In our last soap post
we talked about a oils and their different properties in soap. In this post, we'll discuss additives and all that other fun stuff! Prepare for a long read, additives, like oils are almost uncountable. ;)
Additives are (big surprise) anything that you add to soap, that is not oil, lye or necessary liquids. There are many categories of additives. Exfoliants, dyes, salts, botanicals, and more. Check out more here.
Fine-ground Oatmeal, Fine-ground Pumice, Baking Soda, and Fine-ground Bamboo extract.
Walnut Shells, Jojoba beads, Sugar, Salt, Shredded Loofa sponge, Crushed Grape seeds, and Ground Pumpkin seeds.
Poppy seeds, Coffee grounds, Cranberry seeds, Loofa sponge, and Strawberry seeds.
Credit goes to the Soap Queen for the list above
There are a few more such as Rice, Barley, and Almonds.
Exfoliants remove dead skin, which helps your live layer of skin underneath look cleaner and healthier, along with giving soap a scrubby texture.
Gentle exfoliants are best used on sensitive areas like the face. If you are looking for a scrubby feel, medium or large exfoliants will meet your needs better, since the gentle exfoliants mentioned above are ground so fine that they are reduced to dust.
Medium and large exfoliants can be used for body or hands, but are a bit scratchy to be used on the face.
Dyes fall into two categories, synthetic and natural. Synthetic dyes are made in a laboratory, and is the smaller category of dyes. Natural dyes however, range from micas and oxides, to herbs and charcoal.
I don't have much experience with dyes yet, but the following link will show you how to get started. Click me!
As the name explains, botanicals are herbs or extracts that can be put into your cold-process soap to give scents and/or vitamins. I've composed a list of botanicals which is by no means complete.
Almonds, Anise, Basil, Barley, Bay, Calendula petals, Catnip leaves, Chamomile flowers, Cinnamon, Cloves, Coconut, Coffee, Comfrey, Fennel, Grapefruit peel, Juniper berries, Kelp, Lavender buds, Lemon Balm, Lemon Grass, Lemon peel,
Lime peel, Luffa sponge, Madder root, Majoram, Marsh Mallow root, Oatmeal,
Orange peel, Peppermint leaves, Plantain (the herb, not the banana-looking thing), Poppy seeds, Rose petals, Rosemary, Safflower powder, Sage leaves,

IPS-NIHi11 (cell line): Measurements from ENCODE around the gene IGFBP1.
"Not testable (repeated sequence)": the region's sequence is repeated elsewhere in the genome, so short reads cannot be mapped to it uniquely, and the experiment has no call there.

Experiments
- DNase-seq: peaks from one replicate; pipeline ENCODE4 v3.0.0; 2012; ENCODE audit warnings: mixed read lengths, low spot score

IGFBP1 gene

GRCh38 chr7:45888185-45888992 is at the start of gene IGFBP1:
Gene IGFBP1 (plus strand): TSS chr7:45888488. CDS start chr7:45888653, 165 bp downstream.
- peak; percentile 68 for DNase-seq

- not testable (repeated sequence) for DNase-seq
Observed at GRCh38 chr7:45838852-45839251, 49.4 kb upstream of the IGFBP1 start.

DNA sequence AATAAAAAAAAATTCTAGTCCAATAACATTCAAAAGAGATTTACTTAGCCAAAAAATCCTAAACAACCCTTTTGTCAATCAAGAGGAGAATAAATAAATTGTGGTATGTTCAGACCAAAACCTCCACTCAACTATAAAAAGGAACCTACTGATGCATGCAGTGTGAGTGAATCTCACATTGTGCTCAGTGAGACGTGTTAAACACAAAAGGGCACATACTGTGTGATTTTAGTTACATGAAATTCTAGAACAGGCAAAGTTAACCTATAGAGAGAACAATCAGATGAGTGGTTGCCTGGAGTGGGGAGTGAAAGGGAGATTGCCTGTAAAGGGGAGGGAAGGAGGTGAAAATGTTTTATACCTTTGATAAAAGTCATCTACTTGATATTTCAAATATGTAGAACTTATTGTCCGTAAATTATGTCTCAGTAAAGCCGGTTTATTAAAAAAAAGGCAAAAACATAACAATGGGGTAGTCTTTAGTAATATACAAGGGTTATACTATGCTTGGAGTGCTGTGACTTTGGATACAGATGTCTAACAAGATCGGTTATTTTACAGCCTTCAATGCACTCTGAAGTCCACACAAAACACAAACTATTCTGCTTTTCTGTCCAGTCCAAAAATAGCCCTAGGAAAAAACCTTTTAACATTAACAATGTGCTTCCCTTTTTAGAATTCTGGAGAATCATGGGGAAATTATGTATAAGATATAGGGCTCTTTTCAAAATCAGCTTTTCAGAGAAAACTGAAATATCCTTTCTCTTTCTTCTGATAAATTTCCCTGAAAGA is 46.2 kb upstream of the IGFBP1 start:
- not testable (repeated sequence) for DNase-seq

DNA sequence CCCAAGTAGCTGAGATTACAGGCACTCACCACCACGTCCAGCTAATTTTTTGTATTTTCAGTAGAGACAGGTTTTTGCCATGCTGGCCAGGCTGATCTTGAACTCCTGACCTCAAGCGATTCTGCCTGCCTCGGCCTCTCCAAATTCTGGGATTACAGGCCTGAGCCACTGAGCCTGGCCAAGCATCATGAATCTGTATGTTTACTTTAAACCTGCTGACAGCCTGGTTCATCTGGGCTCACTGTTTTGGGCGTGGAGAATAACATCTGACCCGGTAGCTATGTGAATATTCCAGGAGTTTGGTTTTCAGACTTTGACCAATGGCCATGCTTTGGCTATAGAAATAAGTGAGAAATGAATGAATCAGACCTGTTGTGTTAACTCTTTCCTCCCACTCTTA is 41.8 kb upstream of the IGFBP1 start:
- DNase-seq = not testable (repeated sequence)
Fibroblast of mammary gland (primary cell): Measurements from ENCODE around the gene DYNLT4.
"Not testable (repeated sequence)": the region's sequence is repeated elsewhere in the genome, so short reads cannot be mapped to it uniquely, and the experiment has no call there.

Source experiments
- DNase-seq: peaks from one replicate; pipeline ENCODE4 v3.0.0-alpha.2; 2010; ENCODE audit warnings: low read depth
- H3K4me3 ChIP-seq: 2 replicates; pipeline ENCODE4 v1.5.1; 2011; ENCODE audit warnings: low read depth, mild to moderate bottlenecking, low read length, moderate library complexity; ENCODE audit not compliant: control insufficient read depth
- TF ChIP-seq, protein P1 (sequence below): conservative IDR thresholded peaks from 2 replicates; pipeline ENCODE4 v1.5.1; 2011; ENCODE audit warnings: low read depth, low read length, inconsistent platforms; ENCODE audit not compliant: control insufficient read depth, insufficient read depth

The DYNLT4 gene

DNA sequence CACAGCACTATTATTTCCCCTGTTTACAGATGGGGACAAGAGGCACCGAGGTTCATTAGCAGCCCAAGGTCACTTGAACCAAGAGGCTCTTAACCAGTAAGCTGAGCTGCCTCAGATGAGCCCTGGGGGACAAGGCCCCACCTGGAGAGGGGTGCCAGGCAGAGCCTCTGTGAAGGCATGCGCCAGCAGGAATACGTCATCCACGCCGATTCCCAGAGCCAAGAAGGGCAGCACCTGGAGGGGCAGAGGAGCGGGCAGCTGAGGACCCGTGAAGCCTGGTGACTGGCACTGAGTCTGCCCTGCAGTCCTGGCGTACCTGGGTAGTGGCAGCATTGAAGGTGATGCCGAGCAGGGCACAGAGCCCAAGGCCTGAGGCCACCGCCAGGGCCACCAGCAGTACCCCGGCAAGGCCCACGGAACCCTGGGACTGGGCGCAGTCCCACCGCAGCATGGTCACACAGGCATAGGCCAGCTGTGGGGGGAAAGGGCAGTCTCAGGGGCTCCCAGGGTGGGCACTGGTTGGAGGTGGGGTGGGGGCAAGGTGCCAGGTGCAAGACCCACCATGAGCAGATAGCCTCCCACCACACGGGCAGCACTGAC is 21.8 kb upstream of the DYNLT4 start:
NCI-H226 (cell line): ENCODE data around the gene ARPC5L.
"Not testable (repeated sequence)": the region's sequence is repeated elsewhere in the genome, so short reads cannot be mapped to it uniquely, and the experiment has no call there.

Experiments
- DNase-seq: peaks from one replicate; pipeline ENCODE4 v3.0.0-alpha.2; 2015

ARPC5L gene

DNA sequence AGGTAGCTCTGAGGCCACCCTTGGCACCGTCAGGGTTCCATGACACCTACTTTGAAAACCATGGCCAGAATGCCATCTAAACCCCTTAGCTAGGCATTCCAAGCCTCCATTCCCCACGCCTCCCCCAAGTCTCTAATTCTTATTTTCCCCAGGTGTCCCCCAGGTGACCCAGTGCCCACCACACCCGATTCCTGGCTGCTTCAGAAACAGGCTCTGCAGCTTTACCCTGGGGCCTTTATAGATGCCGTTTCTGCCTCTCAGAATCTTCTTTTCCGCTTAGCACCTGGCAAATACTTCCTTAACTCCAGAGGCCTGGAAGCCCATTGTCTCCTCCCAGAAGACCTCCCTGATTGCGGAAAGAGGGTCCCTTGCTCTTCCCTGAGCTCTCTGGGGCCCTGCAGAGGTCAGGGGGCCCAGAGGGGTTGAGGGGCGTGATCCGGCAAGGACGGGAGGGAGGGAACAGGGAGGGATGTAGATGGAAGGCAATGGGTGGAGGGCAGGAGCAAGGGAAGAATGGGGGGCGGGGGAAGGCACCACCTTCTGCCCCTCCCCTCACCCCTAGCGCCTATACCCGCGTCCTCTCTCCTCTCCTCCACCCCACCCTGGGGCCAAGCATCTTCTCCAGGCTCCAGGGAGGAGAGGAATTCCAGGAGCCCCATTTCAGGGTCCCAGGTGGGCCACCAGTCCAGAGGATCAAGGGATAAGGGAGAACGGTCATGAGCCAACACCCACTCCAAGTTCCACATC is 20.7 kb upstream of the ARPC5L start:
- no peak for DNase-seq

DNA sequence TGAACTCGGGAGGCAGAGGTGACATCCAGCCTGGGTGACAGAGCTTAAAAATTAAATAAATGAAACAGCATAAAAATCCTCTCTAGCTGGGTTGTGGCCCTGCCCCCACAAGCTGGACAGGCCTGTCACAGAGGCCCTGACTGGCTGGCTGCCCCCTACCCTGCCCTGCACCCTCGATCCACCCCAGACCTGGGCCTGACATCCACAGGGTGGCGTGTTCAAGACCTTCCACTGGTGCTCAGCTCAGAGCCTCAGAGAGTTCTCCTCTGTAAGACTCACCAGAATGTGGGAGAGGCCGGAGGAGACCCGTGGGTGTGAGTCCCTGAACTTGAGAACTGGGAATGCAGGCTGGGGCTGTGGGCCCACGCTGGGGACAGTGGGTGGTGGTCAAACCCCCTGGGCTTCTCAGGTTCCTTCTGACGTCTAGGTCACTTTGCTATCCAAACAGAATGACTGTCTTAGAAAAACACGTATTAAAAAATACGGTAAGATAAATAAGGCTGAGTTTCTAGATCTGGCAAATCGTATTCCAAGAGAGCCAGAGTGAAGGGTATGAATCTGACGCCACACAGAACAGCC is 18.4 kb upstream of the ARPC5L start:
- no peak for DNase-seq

Spearmint leaves, Thyme, Yarrow flower.
Scents, like dyes, come in the forms of synthetic and natural. Synthetic scents are the ones that you usually buy at the store, with scents that you can't usually get in nature. E.g Almond biscotti, Cotton candy, Beach breeze, Fresh linen, etc.
Natural scents come in the form of Essential oils. Some people cannot tolerate fragrances, but soap can be just as easily made without them. It does take a lot of oil to scent soap, 0.5-1.0 oz, by weight, per pound of soap.
I had to make an 'extras' category for those that just didn't fit in any other categories, but deserve an honorable mention.
Milk, Honey, and Beer.
Milk has wonderful properties in soap. Goats milk soap is great for conditions such as eczema, dry skin, and acne. The cream is excellent for moisturizer, which really helps in the winter months when many people's hands, including yours truly, get chapped and red. There are many vitamins and minerals in milk, such as vitamin A, D, B6, C, Selenium, Zinc, Phosphorus, and magnesium.
NOTE: I recommend raw milk, as a feel it is superior to the homoginized, cooked, standardized stuff from the store.
Honey is a Humectant or Hydroscopic, and helps naturally moisturize, thus helping dry or damaged skin. Honey is also an antimicrobial, and helps with acne. It contains Antioxidants which helps the skin look younger, and protects from sun damage. It also adds a bit of lather to the soap.
Beer contains skin softening amino acids, and the yeast is an antibacterial agent which helps with acne. Soap containing beer has a nice lather. It also has vitamin B along with other vitamins that help moisturize.